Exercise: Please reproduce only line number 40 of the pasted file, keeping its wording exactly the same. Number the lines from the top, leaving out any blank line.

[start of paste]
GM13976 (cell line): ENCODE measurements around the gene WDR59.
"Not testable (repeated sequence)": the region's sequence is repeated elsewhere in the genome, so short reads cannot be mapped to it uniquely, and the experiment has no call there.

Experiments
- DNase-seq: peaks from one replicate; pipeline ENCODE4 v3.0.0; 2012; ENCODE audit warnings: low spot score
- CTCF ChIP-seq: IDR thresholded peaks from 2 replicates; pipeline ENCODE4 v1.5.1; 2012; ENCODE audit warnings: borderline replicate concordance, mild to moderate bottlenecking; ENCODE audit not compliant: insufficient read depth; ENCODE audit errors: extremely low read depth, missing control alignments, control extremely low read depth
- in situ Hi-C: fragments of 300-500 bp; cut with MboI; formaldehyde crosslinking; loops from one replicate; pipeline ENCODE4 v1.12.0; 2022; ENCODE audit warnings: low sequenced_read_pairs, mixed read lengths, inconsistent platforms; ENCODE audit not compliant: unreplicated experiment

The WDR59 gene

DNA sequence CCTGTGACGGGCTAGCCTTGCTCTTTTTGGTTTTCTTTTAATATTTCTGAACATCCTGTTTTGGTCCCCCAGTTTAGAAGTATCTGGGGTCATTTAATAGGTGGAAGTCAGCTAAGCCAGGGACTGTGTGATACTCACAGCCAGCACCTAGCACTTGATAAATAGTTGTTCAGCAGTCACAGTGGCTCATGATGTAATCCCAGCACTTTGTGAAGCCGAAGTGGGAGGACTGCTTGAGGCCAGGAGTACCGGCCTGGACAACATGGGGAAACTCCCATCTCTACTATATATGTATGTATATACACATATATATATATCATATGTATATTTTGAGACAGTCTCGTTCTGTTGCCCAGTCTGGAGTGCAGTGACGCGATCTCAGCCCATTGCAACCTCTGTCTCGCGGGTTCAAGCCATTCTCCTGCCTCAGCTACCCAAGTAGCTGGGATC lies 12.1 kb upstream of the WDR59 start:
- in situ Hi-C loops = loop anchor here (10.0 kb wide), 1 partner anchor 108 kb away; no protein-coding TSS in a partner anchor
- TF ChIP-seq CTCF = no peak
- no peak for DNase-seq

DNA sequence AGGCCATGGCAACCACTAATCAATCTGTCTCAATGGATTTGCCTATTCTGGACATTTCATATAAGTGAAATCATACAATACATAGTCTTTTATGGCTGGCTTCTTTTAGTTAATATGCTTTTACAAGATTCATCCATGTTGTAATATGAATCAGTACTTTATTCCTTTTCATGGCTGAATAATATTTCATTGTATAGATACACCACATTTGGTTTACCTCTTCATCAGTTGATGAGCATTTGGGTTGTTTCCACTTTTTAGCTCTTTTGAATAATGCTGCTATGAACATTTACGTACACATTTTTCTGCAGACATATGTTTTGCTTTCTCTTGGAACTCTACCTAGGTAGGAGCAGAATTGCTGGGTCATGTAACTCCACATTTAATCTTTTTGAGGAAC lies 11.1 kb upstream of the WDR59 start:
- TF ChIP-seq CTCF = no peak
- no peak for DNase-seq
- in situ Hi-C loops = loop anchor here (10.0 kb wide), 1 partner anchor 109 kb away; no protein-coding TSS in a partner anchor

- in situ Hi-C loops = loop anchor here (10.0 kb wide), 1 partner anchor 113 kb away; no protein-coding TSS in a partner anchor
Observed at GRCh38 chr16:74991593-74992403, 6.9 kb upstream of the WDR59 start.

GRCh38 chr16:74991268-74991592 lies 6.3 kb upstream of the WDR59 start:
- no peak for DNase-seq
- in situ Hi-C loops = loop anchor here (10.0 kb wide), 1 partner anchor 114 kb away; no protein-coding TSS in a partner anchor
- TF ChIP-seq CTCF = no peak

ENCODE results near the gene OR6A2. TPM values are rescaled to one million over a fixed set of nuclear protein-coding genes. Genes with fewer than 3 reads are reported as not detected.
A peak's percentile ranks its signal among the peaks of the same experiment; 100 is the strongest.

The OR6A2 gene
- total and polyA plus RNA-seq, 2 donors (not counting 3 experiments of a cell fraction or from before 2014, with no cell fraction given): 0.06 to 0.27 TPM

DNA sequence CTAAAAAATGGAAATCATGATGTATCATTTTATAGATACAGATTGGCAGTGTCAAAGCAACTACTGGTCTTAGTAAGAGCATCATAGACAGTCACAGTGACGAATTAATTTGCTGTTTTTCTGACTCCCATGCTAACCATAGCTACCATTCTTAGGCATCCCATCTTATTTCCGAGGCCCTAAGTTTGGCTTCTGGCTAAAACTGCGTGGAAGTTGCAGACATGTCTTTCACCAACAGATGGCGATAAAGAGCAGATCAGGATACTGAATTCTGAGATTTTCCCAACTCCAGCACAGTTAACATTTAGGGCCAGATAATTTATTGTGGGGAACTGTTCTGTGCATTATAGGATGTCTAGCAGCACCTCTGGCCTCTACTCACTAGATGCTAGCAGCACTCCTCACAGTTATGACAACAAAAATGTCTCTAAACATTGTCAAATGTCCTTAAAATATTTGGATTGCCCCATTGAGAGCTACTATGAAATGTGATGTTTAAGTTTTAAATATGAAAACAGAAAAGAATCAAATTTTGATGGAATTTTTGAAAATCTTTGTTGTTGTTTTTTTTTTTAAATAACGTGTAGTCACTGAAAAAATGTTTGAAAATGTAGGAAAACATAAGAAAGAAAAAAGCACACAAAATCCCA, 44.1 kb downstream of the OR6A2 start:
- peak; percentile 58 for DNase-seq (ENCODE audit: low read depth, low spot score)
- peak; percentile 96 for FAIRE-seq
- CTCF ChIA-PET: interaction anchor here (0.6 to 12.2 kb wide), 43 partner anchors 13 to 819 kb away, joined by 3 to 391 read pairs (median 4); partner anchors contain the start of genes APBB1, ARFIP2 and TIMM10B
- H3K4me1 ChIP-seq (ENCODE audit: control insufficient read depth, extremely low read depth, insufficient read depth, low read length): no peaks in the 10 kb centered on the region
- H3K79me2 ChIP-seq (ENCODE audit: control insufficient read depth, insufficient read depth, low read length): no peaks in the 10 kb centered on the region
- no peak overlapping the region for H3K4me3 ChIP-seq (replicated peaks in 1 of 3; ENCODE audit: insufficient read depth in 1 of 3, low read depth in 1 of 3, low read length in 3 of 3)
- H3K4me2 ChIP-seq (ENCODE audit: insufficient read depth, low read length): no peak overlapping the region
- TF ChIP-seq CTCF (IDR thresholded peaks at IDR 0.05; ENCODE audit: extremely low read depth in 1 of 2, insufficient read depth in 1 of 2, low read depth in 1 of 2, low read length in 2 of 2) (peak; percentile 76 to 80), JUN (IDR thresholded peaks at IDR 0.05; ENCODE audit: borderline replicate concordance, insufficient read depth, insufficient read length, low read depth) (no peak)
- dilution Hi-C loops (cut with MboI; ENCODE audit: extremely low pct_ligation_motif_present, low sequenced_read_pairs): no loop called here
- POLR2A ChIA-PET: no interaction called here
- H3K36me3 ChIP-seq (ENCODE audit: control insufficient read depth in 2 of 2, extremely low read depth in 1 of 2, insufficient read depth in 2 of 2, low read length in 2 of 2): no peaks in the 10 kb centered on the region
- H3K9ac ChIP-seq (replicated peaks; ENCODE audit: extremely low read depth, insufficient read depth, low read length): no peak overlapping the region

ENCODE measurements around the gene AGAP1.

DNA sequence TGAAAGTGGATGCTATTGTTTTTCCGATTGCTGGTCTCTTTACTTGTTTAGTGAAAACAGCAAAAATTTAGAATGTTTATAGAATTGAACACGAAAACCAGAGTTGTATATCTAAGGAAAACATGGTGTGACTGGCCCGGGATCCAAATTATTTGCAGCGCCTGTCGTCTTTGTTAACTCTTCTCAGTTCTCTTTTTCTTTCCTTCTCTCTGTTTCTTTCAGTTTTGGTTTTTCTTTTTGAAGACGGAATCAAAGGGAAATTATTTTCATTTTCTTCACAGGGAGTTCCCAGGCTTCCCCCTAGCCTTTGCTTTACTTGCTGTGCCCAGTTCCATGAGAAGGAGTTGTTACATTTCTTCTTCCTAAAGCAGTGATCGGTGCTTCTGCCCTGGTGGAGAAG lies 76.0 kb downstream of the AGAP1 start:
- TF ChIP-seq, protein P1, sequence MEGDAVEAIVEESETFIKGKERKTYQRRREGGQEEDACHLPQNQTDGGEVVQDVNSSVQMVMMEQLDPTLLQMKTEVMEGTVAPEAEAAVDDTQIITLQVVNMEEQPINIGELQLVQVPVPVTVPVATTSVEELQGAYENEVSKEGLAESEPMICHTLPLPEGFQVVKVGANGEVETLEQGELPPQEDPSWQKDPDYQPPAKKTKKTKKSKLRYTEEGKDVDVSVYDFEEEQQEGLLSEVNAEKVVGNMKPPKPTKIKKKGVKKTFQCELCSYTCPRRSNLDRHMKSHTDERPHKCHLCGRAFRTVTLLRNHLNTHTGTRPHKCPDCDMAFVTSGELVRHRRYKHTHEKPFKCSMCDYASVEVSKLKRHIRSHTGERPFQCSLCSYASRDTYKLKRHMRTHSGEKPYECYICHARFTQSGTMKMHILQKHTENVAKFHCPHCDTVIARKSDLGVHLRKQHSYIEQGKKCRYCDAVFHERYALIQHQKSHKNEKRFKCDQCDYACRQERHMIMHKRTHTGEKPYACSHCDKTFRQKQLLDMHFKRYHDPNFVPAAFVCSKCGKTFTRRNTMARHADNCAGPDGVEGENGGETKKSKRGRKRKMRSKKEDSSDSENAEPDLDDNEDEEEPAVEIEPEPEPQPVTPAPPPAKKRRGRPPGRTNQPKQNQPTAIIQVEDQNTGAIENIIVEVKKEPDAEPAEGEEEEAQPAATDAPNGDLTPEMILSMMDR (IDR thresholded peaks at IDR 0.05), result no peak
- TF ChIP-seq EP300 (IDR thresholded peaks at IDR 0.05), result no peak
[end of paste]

DNA sequence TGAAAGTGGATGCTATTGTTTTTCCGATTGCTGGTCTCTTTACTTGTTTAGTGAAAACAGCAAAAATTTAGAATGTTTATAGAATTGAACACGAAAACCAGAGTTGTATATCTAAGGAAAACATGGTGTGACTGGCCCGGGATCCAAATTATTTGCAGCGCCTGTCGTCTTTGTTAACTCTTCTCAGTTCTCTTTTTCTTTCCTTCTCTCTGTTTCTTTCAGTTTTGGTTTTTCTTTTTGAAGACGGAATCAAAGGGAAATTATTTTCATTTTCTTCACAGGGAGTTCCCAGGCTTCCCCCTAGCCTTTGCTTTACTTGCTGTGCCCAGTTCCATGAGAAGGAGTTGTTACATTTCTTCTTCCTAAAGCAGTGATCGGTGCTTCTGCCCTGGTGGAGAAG lies 76.0 kb downstream of the AGAP1 start: